What Is The Difference Between A Savings And Credit Company And A Bank?
Savings and loans (S&L) companies offer many of the same services to customers as banks, including deposits, loans, mortgages, checks and debit cards. Savings and credit associations, however, place a stronger emphasis on residential mortgages, while banks usually focus on working with large companies and on unsecured credit services such as credit cards. S & Ls are also differently owned and chartered than banks and are generally more locally oriented.
Banks can be rented at national or federal level. The same applies to S & Ls, also called economy, savings banks or savings institutions. However, the Office of the Comptroller of the Currency (OCC) is responsible for overseeing all nationally chartered commercial banks, while the Office of Thrift Supervision (OTC) is responsible for S&Ls.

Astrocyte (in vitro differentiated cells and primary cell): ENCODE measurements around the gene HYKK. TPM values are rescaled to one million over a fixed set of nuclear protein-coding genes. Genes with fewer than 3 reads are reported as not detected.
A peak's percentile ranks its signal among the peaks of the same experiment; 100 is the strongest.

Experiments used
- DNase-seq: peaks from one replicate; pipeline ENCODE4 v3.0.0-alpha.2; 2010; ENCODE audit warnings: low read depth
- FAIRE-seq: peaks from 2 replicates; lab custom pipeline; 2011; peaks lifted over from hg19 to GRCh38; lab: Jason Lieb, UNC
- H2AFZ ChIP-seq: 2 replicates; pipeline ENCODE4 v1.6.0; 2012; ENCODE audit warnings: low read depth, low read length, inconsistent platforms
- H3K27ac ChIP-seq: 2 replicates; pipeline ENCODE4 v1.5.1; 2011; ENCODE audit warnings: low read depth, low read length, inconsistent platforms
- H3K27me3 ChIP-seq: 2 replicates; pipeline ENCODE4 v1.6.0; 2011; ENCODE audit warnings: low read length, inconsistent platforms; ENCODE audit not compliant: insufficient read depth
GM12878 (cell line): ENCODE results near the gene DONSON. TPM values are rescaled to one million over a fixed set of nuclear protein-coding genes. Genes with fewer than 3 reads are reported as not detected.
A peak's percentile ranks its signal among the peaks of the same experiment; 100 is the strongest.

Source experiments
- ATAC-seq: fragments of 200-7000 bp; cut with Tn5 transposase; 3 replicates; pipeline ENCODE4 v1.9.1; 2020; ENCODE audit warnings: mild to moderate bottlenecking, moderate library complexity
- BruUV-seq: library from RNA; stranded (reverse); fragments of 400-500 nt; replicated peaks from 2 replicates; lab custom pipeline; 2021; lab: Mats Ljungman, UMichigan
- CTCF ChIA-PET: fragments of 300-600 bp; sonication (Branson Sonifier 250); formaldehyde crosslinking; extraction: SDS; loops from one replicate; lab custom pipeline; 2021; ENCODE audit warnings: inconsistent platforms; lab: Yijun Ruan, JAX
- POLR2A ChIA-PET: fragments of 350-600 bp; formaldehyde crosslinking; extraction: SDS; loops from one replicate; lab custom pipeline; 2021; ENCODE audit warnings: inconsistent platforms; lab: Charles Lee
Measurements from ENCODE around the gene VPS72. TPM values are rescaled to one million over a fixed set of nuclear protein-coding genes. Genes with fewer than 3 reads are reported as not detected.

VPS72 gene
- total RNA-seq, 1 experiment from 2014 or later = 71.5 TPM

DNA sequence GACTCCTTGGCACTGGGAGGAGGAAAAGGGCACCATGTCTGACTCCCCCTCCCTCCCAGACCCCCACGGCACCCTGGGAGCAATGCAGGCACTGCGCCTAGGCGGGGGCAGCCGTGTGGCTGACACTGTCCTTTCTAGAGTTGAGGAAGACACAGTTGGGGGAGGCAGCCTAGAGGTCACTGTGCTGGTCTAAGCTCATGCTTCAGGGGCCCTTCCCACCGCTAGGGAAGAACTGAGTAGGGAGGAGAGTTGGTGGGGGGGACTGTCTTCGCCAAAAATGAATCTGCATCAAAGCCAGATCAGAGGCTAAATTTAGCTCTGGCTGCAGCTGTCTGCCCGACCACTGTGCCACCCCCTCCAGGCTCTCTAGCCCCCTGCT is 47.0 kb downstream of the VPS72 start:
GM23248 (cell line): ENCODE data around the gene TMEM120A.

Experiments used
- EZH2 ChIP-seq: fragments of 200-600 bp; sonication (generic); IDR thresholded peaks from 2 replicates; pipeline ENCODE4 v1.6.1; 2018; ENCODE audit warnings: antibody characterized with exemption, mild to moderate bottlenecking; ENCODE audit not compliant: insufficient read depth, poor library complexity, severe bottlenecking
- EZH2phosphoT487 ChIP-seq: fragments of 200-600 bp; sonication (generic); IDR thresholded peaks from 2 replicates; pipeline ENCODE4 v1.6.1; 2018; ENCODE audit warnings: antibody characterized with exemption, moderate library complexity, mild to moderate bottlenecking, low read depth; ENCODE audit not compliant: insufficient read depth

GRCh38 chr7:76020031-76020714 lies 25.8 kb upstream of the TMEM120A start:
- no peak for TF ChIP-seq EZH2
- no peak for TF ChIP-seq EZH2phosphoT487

S & Ls can be owned in two ways. Under the so-called mutual ownership model, an S&L can be owned by its iGulley Jimsoneggers and borrowers. Alternatively, an S&L may be instituted by a consortium of shareholders who manage shares issued by the charter of a circle.
Banks, on the other hand, are owned and managed by a board of directors, selected by shareholders. Many commercial banks are large multinational companies.
S & Ls can legally borrow up to 20% of their assets for business loans, and only half of them can be used for small business loans. In addition, a Federal House Loan Bank must be able to demonstrate that 65% of its assets are invested in residential mortgages and other consumer-related assets. The banking system does not have such restrictions.
In contrast to the narrower focus of S & L’on residential mortgages, banks generally offer a wider range of financial offers, often including credit cards and asset management and investment banking services. Although banks are allowed to offer residential mortgages, they tend to raise loans aimed at the building and expansion needs of regional, national and international companies.